The ship was full to capacity and
everything was ready for landfall […]. Guided by Cuban
pilots we cautiously approached the chosen spot […] at the
mouth of the San Juan river. There was a full moon to
illuminate us, with just a few clouds in the sky. Suddenly
a cloud blocked the moon. A ray of light managed to filter
through and was reflected right onto the spot where we
were to land[…]
I spotted a Spanish gunboat making for the
river. I informed the leader of the expedition, who
ordered Captain O'Brien to turn around and withdraw. I
returned to the Observation Post and now saw another
gunboat heading towards us. I told Captain Lewis, the
ship’s captain, who calmly replied that I was dreaming, at
which point the first cannon-ball went off […].
I ran and told Captain O‘Brien to put the
ship at full steam in order to evade the gunboats[…],
which were now behind us and closing in. At the same time
I distributed a rifle and ammunition to each volunteer and
told them to take up positions at the stern and fire on
the gun boats […].
were ready, O’Brien turned the ship to face one of the
gunboats, and when we thought ourselves within range we
opened fire. Unfortunately the first shot missed and we
had to repeat the operation, all the while losing ground
and coming too close to the gunboats. We fired a second
shot and the noise produced by this last cannonade
shattered all the glass in the windows at the ship’s stern
[…] But this shot did us a great service, since when the
gunboats saw that we were well armed they reduced speed,
allowing us to withdraw calmly (Pertierra Sierra
Spaniards suffered a number of casualties in the clash.
this floating house like, from which “Dynamite” challenged
the maritime power of Spain, well provisioned by the
United States? Piotr Streltsov, a Russian internationalist
who fought in the Liberation Army at Pinar del Río under
Mayor General Antonio Maceo described the Three Friends
in his memoirs:
is a small craft, like a river boat. She can make 18
knots, a speed that allows her to outrun almost all the
Spanish cruisers. This, together with the experience of
her crew, accounts for the fact that, during the two years
of the insurrection, government ships never captured her,
indeed a number of them suffered damage at the hands of
the 'Three Friends'.
from its engine this ship has no other means of defence,
except for the rare cases when she carries a cargo of
cannons, which are installed at the prow. Like most
American ships, in addition to the upper deck there are
several structures which disfigure the original build of
the 'Three Friends'. Her hold is not large, hence more
than a third of her cargo was stowed on the lower deck,
while the expeditionaries remained on the upper deck (Streltsov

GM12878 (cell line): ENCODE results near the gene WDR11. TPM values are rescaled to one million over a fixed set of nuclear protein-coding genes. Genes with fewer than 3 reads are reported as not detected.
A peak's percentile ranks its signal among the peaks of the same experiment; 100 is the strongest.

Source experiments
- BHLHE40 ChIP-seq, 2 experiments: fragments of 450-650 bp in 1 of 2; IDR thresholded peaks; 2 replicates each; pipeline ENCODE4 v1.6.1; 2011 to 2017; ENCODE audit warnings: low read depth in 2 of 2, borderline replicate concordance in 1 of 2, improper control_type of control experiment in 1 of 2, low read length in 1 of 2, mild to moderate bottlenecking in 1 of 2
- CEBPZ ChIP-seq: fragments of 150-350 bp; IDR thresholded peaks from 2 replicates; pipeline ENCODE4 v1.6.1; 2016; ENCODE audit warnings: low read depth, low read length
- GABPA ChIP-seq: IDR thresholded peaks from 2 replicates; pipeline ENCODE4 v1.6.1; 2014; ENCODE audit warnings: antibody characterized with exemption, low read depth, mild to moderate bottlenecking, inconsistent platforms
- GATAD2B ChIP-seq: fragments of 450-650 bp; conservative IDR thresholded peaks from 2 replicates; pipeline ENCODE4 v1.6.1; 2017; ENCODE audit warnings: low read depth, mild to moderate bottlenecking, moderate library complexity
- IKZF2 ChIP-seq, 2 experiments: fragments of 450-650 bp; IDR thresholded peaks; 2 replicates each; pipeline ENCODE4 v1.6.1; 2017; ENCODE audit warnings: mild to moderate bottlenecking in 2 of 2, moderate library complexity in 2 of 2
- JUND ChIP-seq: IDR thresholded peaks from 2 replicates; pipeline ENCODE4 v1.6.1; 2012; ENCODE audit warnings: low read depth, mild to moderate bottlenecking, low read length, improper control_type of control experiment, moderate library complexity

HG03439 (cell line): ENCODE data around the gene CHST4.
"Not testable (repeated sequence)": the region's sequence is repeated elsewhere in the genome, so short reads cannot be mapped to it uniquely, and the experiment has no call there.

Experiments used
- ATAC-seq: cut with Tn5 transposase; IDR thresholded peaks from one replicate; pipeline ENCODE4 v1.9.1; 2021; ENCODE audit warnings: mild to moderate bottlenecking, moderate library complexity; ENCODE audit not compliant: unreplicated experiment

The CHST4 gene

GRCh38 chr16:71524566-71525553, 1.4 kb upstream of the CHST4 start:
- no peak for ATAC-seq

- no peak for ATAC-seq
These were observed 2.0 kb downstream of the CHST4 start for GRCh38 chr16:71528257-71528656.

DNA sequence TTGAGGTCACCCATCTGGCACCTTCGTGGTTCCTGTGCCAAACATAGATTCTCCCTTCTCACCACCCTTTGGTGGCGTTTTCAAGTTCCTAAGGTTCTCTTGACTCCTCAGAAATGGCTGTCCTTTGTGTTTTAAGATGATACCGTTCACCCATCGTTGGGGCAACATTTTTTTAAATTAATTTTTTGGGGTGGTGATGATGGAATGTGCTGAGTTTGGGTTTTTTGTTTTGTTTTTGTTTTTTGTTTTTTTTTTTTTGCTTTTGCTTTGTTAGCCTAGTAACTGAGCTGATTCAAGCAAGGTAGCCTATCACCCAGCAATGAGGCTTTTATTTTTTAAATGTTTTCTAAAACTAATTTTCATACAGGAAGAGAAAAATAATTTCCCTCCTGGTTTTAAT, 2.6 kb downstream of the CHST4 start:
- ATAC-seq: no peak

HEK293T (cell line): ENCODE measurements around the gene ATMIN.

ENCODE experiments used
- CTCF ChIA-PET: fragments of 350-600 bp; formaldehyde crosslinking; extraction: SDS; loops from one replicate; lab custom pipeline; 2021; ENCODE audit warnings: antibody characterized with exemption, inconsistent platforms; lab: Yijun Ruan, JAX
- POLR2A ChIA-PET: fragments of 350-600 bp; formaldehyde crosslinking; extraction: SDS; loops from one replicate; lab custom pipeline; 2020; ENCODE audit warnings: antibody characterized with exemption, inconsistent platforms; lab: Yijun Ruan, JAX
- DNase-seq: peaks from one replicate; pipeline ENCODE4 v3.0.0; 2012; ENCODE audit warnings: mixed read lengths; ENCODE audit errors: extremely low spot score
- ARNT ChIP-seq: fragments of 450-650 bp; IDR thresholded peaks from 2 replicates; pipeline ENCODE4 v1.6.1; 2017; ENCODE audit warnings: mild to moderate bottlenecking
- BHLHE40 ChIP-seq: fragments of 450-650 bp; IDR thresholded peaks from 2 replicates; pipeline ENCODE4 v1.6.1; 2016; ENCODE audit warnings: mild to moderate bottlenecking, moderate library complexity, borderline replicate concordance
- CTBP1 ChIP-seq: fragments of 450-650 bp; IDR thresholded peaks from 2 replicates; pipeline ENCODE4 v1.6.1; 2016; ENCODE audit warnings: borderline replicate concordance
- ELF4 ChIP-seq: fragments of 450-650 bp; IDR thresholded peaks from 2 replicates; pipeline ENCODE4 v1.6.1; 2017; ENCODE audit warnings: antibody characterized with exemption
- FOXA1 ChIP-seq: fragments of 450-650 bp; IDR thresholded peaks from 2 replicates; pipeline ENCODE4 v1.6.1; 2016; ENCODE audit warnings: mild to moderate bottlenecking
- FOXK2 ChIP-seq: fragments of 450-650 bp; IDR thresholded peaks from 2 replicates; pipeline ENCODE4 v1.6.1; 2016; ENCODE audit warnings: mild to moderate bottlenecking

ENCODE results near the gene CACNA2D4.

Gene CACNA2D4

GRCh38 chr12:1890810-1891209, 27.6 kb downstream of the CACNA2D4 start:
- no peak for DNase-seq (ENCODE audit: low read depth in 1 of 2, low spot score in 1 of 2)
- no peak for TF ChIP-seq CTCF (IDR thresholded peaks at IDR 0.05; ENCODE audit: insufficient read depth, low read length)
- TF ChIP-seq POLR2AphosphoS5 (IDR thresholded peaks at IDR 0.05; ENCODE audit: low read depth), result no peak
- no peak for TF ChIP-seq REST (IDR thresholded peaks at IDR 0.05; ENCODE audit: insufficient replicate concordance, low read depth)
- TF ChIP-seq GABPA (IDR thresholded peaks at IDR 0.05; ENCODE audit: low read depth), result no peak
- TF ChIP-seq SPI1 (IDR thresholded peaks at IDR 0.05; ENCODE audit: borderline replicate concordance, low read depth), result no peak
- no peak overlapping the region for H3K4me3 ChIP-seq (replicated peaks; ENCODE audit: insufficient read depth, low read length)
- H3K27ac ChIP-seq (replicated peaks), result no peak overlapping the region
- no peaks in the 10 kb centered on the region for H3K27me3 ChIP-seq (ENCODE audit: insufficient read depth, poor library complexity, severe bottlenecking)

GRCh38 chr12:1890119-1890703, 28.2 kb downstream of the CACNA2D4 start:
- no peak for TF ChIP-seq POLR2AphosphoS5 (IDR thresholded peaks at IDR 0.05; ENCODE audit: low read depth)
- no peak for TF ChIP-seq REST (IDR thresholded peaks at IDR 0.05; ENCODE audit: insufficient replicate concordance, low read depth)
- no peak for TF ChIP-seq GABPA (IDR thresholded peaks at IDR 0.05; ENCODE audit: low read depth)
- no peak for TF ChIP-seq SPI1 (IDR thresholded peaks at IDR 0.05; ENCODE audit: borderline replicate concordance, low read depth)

Stalked by Spies
“Dynamite” O’Brien and the other seafaring Cuban
revolutionaries also had to deal with United States spies.
A letter published in the newspaper Cuba y Puerto Rico
denounced the work of these men:
United States policeman, now turned to spying, was on
board the steamer 'Three Friends', currently at
Jacksonville, during its recent voyage supposedly on a
filibustering expedition. Today he submitted to the
Attorney General the notebook in which he had written down
everything that occurred on board during the voyage. This
report is believed to offer a good deal of evidence of the
ship’s participation in filibustering activity, but the
information is not conclusive nor does it offer the proof
sought by Spain. It is hard to believe that there should
be men so vile and nations which accept espionage as an
institution (González Barrios 1990: 216).
José Antonio Quintana García
Dynamite Johnny O'Brien
(Pirie Macdonald in Smith,
Horace, A Captain Unafraid:
The strange adventures of Dynamite Johnny O'Brien,
New York:, Harper, 1912, p. 11).
was known as “Dynamite” because during his period as a
filibuster he brought a cargo of six tonnes of the
explosive to Panama. It was a voyage marked by inclement
weather, and by something of a miracle the cargo did not
explode. “Mambí” was an anti-Spanish rebel in the
nineteenth-century wars of independence of Santo Domingo
(Dominican Republic) and Cuba.
- Castellanos García, Gerardo. Tierras y glorias de
Oriente (Havana: Editorial Hermes, 1927).
- García del Pino, César. Expediciones de
la guerra de
(Havana: Editorial de Ciencias Sociales, 1996).
- González Barrios, René. En el mayor silencio
(Havana: Editora Política, 1990).
- Pertierra Serra, Enrique. Italianos por la libertad
de Cuba (Havana: Editorial José Martí, 2000).
- Streltsov, Piotr P., Diario de un mambí ruso.
Edited by Ángel García and Piotr Mironchuk (Havana:
Editorial de Ciencias Sociales, 1984).